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About Me

Yá'át'ééh! I'm a professional anthropologist and lecturer in the San Joaquin Valley of California. I studied anthropology and archaeology at Fort Lewis College in Durango CO, where I participated in many archaeological projects and one major excavation in the American Southwest. In more recent times, I have specialized in the anthropology of religion, past and present studying Christianity and Islam for two years at a multi-denominational seminary, and eventually earning an MA in Anthropology from CSU East Bay in Hayward, CA. I also take a keen interest in the blended field of political ecology- the application of the social sciences to understanding ecological relationships. This has taken root as a firm commitment to Native Rights and activist activities in that arena. In the scholarly arena, I write on the historical relationships between religion and ecology in the US and beyond. I currently teach at Modesto Junior College as an full-time instructor in cultural anthropology, and during field season continue to participate in research, education, and tourism activities in my beloved Patayan. My work is my only real hobby.


I have designed my teaching approach to accommodate the diverse needs of the students, while also achieving the Course Learning Outcomes and Program Learning Objectives created by the department and school. The vast majority of the students in my Cultural Anthropology course have been non-majors, so I place a strong emphasis on those aspects of anthropology that will be useful to them in their intended careers. One of these aspects is the methodology that informs ethnographic research. I assign a term-long project in which the students conduct an ethnographic project of their own, broken into manageable steps such as formulating a research question, research plan, and collecting interview data.

In the classroom, I encourage participation, usually starting the day with a brainstorming session relevant to the day's central topic. For instance, when introducing ethnobotany, we do a domain elicitation exercise together, based on their own knowledge of local plants. My lectures embrace multimedia and connection. While Powerpoint has struck me as too static and summary a medium for normal lecturing, I frequently use short presentations to share visual slides and graphics to help with concepts, such as kinship structures, that are difficult for many to understand verbally. I also use short video clips, usually films that allow indigenous people or professionals in various specializations to speak “directly” to the students about their experiences- whether an interview with Genevieve Bell about business anthropology or an Indian classical musician talking demonstrating techniques on the tabla drums and comparing them to Western percussion. All of my courses have optional participation in a class Facebook page, through which I share helpful resources, announcements of campus events, and links to news items relevant to our topic. I've been having a field day lately, constructing a new course on Magic, Witchcraft and Religion, in which I've been able to experiment with a number of new teaching methods.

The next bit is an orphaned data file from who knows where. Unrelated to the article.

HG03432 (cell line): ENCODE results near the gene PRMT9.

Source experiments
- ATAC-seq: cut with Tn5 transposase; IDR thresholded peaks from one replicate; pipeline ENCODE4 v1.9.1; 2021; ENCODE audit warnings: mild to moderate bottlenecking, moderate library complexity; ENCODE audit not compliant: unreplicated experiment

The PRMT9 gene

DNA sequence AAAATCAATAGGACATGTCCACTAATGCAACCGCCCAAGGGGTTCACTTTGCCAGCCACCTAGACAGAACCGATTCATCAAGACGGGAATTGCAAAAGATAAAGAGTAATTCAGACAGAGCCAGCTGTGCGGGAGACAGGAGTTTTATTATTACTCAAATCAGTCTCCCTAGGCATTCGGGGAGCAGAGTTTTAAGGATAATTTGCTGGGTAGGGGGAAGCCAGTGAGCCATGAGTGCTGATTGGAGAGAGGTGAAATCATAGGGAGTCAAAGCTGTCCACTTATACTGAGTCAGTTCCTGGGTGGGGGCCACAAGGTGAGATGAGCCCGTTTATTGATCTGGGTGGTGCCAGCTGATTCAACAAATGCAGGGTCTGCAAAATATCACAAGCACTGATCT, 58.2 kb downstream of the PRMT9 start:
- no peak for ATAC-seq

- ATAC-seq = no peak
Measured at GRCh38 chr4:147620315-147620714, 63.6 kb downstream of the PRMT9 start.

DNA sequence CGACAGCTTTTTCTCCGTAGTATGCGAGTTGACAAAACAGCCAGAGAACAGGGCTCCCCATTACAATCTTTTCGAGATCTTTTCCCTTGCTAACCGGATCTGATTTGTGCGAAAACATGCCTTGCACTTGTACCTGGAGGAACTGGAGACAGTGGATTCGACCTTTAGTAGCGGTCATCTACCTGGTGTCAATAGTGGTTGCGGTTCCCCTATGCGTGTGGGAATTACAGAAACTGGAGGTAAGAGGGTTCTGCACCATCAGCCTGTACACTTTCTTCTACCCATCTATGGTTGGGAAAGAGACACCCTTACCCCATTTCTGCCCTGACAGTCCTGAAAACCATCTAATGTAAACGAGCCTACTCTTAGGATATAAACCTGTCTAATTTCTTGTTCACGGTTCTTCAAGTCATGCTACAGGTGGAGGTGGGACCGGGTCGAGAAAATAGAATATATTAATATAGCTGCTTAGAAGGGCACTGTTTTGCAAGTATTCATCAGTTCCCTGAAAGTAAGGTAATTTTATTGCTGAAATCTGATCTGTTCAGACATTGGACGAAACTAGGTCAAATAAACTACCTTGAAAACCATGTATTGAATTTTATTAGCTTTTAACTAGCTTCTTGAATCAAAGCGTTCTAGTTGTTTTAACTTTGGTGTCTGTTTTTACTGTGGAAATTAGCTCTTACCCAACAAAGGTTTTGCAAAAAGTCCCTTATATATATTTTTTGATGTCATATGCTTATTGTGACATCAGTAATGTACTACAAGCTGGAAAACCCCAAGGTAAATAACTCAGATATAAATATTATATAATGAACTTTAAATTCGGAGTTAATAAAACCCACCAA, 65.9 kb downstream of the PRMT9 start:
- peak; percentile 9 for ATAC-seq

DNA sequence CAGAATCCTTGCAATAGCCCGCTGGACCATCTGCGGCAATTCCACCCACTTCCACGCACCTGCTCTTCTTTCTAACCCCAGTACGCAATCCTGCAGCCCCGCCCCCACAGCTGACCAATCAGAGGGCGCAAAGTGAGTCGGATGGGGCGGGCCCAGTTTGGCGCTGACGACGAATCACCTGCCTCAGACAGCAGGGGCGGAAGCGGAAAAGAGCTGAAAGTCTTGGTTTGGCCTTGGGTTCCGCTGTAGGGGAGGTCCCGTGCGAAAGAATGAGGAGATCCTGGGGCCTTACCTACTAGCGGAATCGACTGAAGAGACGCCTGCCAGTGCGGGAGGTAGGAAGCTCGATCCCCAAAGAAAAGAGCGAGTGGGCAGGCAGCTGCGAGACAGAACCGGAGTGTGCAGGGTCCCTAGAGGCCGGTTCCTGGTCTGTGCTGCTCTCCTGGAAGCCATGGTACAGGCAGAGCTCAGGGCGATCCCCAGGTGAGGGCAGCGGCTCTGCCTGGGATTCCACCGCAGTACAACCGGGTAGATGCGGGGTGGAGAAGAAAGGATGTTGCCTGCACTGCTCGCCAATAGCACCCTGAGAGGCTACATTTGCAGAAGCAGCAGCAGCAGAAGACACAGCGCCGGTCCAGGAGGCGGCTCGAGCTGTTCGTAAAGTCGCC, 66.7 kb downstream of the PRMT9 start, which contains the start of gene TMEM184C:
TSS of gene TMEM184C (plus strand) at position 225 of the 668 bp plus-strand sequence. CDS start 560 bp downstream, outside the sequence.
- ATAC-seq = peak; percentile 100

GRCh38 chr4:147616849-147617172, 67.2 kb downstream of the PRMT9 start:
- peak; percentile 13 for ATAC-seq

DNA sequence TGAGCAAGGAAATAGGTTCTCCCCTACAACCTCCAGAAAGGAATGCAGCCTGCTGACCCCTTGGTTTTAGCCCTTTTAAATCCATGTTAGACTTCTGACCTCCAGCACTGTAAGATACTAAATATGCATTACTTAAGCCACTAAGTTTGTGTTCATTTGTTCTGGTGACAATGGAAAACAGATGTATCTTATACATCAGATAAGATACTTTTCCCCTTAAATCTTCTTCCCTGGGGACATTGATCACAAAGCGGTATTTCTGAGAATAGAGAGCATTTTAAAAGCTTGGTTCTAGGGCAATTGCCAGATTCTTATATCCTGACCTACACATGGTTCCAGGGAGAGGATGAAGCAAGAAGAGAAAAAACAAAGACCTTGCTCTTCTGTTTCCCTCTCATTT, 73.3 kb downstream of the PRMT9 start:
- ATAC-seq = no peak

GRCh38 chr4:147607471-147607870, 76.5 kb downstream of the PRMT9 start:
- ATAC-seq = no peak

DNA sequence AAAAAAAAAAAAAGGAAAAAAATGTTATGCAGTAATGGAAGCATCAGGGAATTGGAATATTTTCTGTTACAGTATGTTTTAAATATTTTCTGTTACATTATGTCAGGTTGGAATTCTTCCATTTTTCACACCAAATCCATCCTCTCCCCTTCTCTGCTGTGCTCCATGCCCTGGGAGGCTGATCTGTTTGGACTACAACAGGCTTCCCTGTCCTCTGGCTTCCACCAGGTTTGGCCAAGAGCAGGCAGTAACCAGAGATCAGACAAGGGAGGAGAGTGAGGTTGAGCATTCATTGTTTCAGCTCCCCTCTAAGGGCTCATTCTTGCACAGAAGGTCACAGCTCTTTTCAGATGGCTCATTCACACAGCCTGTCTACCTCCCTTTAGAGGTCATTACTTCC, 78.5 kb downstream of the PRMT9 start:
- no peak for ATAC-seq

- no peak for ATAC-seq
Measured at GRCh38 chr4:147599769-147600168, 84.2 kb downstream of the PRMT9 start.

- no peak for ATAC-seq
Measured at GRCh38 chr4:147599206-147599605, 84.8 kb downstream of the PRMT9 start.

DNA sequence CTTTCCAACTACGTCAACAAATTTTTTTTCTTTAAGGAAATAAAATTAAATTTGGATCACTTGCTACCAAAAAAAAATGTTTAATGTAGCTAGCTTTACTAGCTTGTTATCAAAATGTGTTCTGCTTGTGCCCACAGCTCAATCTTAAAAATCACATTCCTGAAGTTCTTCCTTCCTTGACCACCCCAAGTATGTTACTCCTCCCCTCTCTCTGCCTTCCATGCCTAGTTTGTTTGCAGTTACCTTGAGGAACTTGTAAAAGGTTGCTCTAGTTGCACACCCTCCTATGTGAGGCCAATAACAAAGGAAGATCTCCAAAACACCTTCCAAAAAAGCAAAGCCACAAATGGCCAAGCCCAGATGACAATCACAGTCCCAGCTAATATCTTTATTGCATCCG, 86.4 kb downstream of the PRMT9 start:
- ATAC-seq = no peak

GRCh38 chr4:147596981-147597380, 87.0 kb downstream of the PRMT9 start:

My teaching capabilities include…

  • Anthropological methods
  • Field studies
  • Participant learning
  • Social networking
  • Statistics in the social sciences

Courses Taught



My professional research projects have focused on the anthropology and archaeology of the Colorado River region of the American Southwest. I take a keen interest in resource issues and recently contributed a chapter to a guide on the geology and culture of the Southwest for the American Association of Petroleum Geologists. I also studied California Indians as a graduate student, and took a strong interest in the social organization of California groups, sitting as they do in between many of the borrowed anthropological term that national governments used to define and control them: band, tribe, or nation? Activism in the area of Indian Law and the situation of modern Indian nations throughout the modern world is an area of great concern to me, and I have been developing my personal anthropology blog as a platform for discussing both anthropological theory and contemporary issues facing the many American nations. I am interested in sharing my insights into the past and present indigenous societies of this country with students, while continuing my own research at the intersections of ethnohistory, culture, and law.

My research interests include…


  • California State University, East Bay

    • 2012 M.A, Anthropology
  • Fort Lewis College

    • 2007 B.A, Anthropology



  • Winner, 2012 Emeritus Anthropology Faculty Student Research Paper Prize for “A Critique of the Evidence for Cannibalism at Chaco Canyon"

    2012 California State University, East Bay



  • English

  • French

  • Greek, Ancient (to 1453)